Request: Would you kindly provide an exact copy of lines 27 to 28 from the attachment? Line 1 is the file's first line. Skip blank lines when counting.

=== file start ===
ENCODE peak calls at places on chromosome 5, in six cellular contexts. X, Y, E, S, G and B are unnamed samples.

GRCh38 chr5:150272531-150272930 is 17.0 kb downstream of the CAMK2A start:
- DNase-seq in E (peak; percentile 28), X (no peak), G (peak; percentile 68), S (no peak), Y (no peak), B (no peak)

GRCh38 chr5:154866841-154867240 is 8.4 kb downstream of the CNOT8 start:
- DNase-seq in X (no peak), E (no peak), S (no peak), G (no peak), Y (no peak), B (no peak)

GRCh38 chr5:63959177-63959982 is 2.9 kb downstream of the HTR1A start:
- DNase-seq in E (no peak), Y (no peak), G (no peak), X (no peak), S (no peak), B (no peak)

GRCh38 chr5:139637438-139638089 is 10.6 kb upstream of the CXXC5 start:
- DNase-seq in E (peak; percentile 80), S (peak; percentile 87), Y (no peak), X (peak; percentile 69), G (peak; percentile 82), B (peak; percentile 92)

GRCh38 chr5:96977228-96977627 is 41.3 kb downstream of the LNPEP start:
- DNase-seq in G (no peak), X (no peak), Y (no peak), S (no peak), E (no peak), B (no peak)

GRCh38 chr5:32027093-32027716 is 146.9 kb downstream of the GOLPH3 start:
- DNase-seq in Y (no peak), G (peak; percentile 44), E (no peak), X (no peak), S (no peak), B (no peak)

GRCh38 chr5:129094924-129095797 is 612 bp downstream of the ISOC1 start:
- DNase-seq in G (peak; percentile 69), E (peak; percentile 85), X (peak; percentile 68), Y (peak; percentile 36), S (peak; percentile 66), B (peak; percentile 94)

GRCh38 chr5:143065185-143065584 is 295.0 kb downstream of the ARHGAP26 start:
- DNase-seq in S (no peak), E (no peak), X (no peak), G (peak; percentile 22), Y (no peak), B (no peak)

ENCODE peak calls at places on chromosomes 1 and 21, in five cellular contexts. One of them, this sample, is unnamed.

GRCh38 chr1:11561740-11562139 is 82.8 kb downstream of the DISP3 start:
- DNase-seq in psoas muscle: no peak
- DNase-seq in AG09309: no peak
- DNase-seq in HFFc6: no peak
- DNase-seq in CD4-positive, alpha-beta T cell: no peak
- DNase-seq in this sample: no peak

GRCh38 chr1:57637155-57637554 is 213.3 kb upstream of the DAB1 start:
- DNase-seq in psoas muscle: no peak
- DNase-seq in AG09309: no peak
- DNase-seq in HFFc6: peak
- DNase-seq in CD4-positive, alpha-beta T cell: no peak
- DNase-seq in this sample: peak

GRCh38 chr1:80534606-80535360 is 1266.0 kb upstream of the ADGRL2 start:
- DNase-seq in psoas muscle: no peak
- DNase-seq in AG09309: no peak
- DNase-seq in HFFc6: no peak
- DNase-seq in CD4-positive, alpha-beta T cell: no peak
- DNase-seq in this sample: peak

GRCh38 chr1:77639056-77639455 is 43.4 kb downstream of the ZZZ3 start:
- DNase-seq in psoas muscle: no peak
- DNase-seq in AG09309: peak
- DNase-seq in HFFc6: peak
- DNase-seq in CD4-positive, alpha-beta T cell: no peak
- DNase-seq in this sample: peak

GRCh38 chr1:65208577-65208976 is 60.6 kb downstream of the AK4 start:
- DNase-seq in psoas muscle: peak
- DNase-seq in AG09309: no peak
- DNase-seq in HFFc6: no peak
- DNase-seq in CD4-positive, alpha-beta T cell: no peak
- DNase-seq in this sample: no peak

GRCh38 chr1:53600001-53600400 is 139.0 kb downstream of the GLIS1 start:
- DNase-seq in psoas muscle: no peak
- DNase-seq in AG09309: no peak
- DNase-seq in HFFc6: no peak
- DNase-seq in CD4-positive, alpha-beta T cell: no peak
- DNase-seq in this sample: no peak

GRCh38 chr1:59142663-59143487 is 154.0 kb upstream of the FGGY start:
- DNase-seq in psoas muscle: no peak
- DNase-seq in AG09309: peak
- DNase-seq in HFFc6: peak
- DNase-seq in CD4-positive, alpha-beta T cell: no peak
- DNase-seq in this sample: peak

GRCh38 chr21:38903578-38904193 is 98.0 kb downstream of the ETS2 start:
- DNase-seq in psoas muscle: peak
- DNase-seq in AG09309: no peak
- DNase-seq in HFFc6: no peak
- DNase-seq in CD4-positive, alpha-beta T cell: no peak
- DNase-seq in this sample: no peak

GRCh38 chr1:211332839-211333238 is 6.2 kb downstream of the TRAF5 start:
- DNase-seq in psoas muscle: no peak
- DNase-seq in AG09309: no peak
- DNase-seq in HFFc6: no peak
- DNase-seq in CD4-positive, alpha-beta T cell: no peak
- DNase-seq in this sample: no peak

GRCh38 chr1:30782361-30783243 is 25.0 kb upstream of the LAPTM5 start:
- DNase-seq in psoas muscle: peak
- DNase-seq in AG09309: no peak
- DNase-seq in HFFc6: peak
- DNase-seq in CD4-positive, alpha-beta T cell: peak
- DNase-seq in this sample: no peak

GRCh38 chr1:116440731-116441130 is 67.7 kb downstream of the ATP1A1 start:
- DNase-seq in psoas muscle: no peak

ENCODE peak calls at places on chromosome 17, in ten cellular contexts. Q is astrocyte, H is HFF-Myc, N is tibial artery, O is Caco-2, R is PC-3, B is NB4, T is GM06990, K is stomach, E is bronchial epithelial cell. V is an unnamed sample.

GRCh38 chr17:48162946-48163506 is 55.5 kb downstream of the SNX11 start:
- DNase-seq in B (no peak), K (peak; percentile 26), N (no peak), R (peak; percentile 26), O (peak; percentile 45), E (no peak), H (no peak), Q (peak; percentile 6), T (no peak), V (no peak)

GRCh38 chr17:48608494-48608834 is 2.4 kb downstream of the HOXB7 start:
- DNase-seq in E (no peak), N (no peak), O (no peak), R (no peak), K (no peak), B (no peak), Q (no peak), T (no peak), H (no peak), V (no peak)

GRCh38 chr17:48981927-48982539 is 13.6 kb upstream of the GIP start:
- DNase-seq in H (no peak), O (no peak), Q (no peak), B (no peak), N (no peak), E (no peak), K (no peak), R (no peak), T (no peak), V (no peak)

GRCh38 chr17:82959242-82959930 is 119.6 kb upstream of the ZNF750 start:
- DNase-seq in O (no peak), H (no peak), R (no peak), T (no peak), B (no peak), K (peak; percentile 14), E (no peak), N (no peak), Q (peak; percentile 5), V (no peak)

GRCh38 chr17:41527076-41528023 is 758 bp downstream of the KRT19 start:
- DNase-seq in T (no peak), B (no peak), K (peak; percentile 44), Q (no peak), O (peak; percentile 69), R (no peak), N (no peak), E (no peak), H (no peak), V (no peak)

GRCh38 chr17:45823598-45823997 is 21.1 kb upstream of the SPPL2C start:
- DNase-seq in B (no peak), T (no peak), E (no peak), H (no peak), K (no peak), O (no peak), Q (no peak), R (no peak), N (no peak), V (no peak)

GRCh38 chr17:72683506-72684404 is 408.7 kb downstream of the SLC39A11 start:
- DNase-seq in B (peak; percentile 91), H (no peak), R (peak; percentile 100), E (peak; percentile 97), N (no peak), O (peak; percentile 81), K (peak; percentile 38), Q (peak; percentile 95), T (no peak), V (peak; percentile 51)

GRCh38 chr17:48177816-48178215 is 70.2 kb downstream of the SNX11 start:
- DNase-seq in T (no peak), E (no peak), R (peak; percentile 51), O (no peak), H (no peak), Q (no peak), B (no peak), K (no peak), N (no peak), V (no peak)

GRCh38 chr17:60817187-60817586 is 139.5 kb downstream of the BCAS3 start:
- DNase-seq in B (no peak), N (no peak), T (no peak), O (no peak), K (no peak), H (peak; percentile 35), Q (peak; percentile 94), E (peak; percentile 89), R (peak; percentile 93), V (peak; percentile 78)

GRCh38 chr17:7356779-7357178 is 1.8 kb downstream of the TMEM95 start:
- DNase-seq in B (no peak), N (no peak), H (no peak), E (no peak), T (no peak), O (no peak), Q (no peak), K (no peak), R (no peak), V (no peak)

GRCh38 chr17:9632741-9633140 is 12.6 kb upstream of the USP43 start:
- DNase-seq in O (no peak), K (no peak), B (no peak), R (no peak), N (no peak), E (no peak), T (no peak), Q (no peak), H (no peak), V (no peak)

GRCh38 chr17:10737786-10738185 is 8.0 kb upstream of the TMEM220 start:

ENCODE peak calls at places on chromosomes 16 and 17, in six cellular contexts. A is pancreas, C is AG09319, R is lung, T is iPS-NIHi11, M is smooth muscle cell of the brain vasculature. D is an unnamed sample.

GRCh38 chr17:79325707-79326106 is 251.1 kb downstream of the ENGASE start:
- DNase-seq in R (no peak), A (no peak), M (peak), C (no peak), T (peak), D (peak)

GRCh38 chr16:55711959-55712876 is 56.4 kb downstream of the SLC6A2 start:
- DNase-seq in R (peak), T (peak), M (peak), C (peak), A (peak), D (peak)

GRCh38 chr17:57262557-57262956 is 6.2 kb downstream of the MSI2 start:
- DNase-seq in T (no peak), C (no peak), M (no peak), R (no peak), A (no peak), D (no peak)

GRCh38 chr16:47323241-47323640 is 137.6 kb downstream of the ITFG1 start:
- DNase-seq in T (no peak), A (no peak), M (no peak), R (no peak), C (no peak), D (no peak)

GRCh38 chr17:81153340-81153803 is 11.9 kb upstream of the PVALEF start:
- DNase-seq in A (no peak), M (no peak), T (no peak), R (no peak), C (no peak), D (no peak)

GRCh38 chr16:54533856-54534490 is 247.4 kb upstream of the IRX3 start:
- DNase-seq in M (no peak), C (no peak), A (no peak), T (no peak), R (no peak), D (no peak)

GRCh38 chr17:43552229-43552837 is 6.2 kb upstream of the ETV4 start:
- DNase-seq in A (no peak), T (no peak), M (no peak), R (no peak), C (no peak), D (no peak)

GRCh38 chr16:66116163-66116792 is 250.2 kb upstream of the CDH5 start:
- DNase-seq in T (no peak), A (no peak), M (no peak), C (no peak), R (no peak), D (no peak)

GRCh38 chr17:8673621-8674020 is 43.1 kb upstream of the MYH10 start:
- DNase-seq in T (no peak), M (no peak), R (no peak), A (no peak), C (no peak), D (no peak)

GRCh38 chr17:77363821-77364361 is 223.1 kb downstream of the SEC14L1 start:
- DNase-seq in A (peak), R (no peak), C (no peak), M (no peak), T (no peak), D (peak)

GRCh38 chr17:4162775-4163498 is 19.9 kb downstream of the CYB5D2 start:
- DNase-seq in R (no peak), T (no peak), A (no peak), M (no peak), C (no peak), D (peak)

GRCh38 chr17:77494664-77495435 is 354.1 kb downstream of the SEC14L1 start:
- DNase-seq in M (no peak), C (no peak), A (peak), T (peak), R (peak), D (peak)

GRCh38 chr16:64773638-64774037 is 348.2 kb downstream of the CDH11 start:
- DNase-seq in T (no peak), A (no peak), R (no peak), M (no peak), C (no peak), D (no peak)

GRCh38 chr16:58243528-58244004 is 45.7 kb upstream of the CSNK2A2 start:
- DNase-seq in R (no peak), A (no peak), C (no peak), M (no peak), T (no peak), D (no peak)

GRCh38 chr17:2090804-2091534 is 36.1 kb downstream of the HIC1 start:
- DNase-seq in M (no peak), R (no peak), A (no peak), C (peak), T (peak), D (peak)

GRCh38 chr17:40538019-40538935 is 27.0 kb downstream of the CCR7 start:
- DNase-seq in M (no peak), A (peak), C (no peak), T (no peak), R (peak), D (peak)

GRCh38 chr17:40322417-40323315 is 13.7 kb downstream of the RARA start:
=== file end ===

- DNase-seq in AG09309: no peak
- DNase-seq in HFFc6: peak